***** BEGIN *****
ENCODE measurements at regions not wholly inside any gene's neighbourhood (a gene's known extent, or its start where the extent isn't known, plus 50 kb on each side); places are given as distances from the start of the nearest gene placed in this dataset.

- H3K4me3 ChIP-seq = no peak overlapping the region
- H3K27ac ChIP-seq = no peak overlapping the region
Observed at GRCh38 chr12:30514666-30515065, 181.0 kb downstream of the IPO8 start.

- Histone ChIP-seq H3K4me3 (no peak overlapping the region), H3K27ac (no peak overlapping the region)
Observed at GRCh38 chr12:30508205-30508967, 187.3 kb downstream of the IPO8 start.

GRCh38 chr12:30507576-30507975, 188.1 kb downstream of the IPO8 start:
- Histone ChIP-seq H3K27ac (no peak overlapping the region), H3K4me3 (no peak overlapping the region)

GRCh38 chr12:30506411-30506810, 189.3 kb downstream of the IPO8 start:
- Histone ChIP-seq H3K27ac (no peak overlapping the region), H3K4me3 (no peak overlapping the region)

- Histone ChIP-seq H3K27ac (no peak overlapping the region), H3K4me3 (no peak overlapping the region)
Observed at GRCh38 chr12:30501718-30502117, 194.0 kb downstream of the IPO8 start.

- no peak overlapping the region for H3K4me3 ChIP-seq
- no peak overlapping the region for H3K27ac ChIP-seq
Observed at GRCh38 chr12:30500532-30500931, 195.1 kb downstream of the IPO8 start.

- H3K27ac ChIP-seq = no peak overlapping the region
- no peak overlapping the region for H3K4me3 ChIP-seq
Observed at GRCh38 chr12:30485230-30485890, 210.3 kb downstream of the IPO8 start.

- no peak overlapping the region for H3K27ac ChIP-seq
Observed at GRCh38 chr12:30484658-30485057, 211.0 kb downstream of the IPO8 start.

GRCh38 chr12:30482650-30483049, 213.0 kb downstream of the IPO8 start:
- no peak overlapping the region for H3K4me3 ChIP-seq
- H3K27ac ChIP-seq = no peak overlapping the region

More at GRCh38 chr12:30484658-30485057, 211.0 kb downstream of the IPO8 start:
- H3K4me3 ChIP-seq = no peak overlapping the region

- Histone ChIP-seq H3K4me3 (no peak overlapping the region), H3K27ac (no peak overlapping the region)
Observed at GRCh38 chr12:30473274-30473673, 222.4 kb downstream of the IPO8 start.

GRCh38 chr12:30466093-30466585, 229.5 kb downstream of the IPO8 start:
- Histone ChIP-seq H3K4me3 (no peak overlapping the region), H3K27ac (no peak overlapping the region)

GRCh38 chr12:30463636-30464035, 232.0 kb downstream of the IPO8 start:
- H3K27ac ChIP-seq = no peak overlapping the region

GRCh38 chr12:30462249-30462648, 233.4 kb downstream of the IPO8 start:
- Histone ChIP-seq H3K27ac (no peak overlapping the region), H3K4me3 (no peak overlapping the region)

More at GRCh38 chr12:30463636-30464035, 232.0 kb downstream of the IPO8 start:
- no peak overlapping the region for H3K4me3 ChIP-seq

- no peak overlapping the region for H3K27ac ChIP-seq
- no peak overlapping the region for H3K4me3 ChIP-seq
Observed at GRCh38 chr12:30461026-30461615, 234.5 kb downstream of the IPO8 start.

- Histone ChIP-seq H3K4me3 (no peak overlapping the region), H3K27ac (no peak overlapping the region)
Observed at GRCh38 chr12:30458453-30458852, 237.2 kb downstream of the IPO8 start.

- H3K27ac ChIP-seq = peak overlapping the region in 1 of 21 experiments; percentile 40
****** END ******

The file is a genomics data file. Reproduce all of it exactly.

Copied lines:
ENCODE measurements at regions not wholly inside any gene's neighbourhood (a gene's known extent, or its start where the extent isn't known, plus 50 kb on each side); places are given as distances from the start of the nearest gene placed in this dataset.

- H3K4me3 ChIP-seq = no peak overlapping the region
- H3K27ac ChIP-seq = no peak overlapping the region
Observed at GRCh38 chr12:30514666-30515065, 181.0 kb downstream of the IPO8 start.

- Histone ChIP-seq H3K4me3 (no peak overlapping the region), H3K27ac (no peak overlapping the region)
Observed at GRCh38 chr12:30508205-30508967, 187.3 kb downstream of the IPO8 start.

GRCh38 chr12:30507576-30507975, 188.1 kb downstream of the IPO8 start:
- Histone ChIP-seq H3K27ac (no peak overlapping the region), H3K4me3 (no peak overlapping the region)

GRCh38 chr12:30506411-30506810, 189.3 kb downstream of the IPO8 start:
- Histone ChIP-seq H3K27ac (no peak overlapping the region), H3K4me3 (no peak overlapping the region)

- Histone ChIP-seq H3K27ac (no peak overlapping the region), H3K4me3 (no peak overlapping the region)
Observed at GRCh38 chr12:30501718-30502117, 194.0 kb downstream of the IPO8 start.

- no peak overlapping the region for H3K4me3 ChIP-seq
- no peak overlapping the region for H3K27ac ChIP-seq
Observed at GRCh38 chr12:30500532-30500931, 195.1 kb downstream of the IPO8 start.

- H3K27ac ChIP-seq = no peak overlapping the region
- no peak overlapping the region for H3K4me3 ChIP-seq
Observed at GRCh38 chr12:30485230-30485890, 210.3 kb downstream of the IPO8 start.

- no peak overlapping the region for H3K27ac ChIP-seq
Observed at GRCh38 chr12:30484658-30485057, 211.0 kb downstream of the IPO8 start.

GRCh38 chr12:30482650-30483049, 213.0 kb downstream of the IPO8 start:
- no peak overlapping the region for H3K4me3 ChIP-seq
- H3K27ac ChIP-seq = no peak overlapping the region

More at GRCh38 chr12:30484658-30485057, 211.0 kb downstream of the IPO8 start:
- H3K4me3 ChIP-seq = no peak overlapping the region

- Histone ChIP-seq H3K4me3 (no peak overlapping the region), H3K27ac (no peak overlapping the region)
Observed at GRCh38 chr12:30473274-30473673, 222.4 kb downstream of the IPO8 start.

GRCh38 chr12:30466093-30466585, 229.5 kb downstream of the IPO8 start:
- Histone ChIP-seq H3K4me3 (no peak overlapping the region), H3K27ac (no peak overlapping the region)

GRCh38 chr12:30463636-30464035, 232.0 kb downstream of the IPO8 start:
- H3K27ac ChIP-seq = no peak overlapping the region

GRCh38 chr12:30462249-30462648, 233.4 kb downstream of the IPO8 start:
- Histone ChIP-seq H3K27ac (no peak overlapping the region), H3K4me3 (no peak overlapping the region)

More at GRCh38 chr12:30463636-30464035, 232.0 kb downstream of the IPO8 start:
- no peak overlapping the region for H3K4me3 ChIP-seq

- no peak overlapping the region for H3K27ac ChIP-seq
- no peak overlapping the region for H3K4me3 ChIP-seq
Observed at GRCh38 chr12:30461026-30461615, 234.5 kb downstream of the IPO8 start.

- Histone ChIP-seq H3K4me3 (no peak overlapping the region), H3K27ac (no peak overlapping the region)
Observed at GRCh38 chr12:30458453-30458852, 237.2 kb downstream of the IPO8 start.

- H3K27ac ChIP-seq = peak overlapping the region in 1 of 21 experiments; percentile 40